Albert Weiblen worked as a stone carver for Kursheedt and Bienvenu, but he left the firm to start his own business and later bought the company from them in 1887.7 Weiblen initiated the use of stonecutting technologies that were considered “state of the art” and “one of a kind,” such as granite and marble-cutting machinery that were relatively unknown in New Orleans.8 His work can be seen in many tombs still standing in Metairie Cemetery as well as adjacent cemeteries. Arguably, Weiblen’s most famous tomb is the Elks Lodge tumulus (a grassy mound) in Greenwood Cemetery, created for the fraternal social club, Benevolent Protective Order of Elks, Lodge 30.
In an act before notary John Bendernagel, dated November 16, 1887, Melinda Delafield is described as the “divorced wife of lawful age of Dr. Morris Braverman per a judgment of the late Fifth District Court rendered on the 20 April 1878…”
From the closure tablet on her tomb, see that Melinda Delafield was a native of [Strasbourg], Alsace (now part of the Grand Est region), France. She passed away on March 6, 1891, at the age of 68.
The 1886 City Directory indicates that Melinda Delafield was a music teacher living at 182 St. Charles Avenue.
The Delafield tomb still stands in Metairie Cemetery. The tomb is largely the same as specified in the attached plan. Noticeably missing is the angel inside the gothic-spired structure. The Delafield tomb was featured in the New Orleans Architecture series, Volume III: The Cemeteries, which was published in 1974. An earlier photograph of the tomb confirms that the angel was in fact built.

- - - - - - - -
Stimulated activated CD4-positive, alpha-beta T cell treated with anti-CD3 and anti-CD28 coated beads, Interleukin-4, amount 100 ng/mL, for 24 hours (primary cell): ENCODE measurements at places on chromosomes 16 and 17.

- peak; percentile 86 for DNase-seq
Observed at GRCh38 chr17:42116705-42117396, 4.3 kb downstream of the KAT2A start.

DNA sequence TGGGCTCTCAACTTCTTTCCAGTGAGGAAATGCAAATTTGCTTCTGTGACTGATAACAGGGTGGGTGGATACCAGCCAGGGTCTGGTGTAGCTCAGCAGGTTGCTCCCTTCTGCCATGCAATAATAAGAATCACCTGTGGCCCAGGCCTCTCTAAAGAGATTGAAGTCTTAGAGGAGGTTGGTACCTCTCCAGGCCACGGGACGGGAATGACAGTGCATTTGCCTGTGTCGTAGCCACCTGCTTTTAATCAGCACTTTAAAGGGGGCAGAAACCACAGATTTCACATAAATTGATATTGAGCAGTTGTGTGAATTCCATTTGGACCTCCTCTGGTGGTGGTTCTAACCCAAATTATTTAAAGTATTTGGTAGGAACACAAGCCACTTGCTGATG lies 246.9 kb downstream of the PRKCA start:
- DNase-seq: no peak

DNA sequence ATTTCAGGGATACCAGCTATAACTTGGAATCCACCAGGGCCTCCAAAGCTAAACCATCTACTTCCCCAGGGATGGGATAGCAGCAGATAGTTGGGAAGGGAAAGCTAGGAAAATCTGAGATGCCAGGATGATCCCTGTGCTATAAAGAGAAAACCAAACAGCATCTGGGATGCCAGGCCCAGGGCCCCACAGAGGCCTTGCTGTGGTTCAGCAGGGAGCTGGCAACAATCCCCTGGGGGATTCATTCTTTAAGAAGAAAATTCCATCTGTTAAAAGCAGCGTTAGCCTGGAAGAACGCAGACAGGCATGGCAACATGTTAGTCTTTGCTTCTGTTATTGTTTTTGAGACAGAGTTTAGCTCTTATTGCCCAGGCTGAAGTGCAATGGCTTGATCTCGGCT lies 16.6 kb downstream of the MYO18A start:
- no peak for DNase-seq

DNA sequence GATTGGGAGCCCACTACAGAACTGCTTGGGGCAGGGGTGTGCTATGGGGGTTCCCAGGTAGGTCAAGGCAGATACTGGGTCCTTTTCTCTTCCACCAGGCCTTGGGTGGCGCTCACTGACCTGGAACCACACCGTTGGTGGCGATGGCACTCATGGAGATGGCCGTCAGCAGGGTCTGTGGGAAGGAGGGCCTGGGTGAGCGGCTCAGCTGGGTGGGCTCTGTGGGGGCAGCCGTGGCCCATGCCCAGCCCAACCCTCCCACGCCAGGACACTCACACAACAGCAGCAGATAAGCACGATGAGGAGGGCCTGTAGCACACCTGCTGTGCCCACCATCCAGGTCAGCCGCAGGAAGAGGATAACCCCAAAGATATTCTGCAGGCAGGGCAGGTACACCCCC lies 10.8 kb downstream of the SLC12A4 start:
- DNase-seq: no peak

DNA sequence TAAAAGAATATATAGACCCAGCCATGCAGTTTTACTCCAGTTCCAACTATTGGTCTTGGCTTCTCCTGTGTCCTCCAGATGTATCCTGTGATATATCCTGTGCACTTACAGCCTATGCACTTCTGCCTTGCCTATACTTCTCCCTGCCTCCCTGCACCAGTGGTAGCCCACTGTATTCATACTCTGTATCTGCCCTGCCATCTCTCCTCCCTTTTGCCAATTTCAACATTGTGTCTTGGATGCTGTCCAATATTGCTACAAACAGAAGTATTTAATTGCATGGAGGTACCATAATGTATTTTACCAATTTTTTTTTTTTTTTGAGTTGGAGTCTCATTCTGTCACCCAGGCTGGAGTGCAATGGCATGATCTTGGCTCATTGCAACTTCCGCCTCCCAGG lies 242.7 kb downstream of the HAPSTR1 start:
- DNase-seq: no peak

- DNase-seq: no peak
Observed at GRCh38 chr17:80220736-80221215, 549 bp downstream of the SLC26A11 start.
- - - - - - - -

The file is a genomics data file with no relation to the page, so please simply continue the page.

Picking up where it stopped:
Located within New Orleans city limits despite its name, Metairie Cemetery, which was briefly mentioned in our blog about the development of Jefferson Parish, was built on the old Metairie Race Course (pictured below). The race course, which was built in 1838 and managed by the Metairie Jockey Club, closed during the Civil War and was later bought by Charles T. Howard in 1872. A local, unconfirmed legend, states that Howard was denied membership to the Jockey Club because he was from “new money.” Perhaps motivated by this slight, he purchased the land and turned it into Metairie Cemetery.9
Metairie Cemetery, adjacent to Lake Lawn Cemetery (both now privately-owned by Service Corporation International), still accepts interments today and is recognized for its magnificent architectural tombs and long list of deceased, notable New Orleanians.10 Pictured below is the Egyptian Revival style Brunswig Tomb, one of the famous tombs located in Metairie Cemetery.
In our next blog, we will expand upon benevolent associations and their impact on the development of New Orleans cemeteries through the building of society tombs.
The Clerk’s Office has a rich amount of history pertaining to tomb sales and building contracts. If there are any particular interests that you would like to learn about, please contact the Clerk’s Office. We are happy to assist.
- Dedek, Peter B. The Cemeteries of New Orleans: a Cultural History. Louisiana State University Press, 2017. pp. 40
- Dedek, Peter B. The Cemeteries of New Orleans: a Cultural History. Louisiana State University Press, 2017. pp. 41
- Blog | Oak and Laurel Cemetery Preservation, LLC
- Miller, Leon C. “Impressing the Client: Tulane Features new Exhibit.” Southwestern Archivist. August 2007. Volume 30, Issue 3, pp. 29. SwA2007_v30no3_August rev.indd (wildapricot.org)
- Dedek, Peter B. The Cemeteries of New Orleans: a Cultural History. Louisiana State University Press, 2017. pp. 141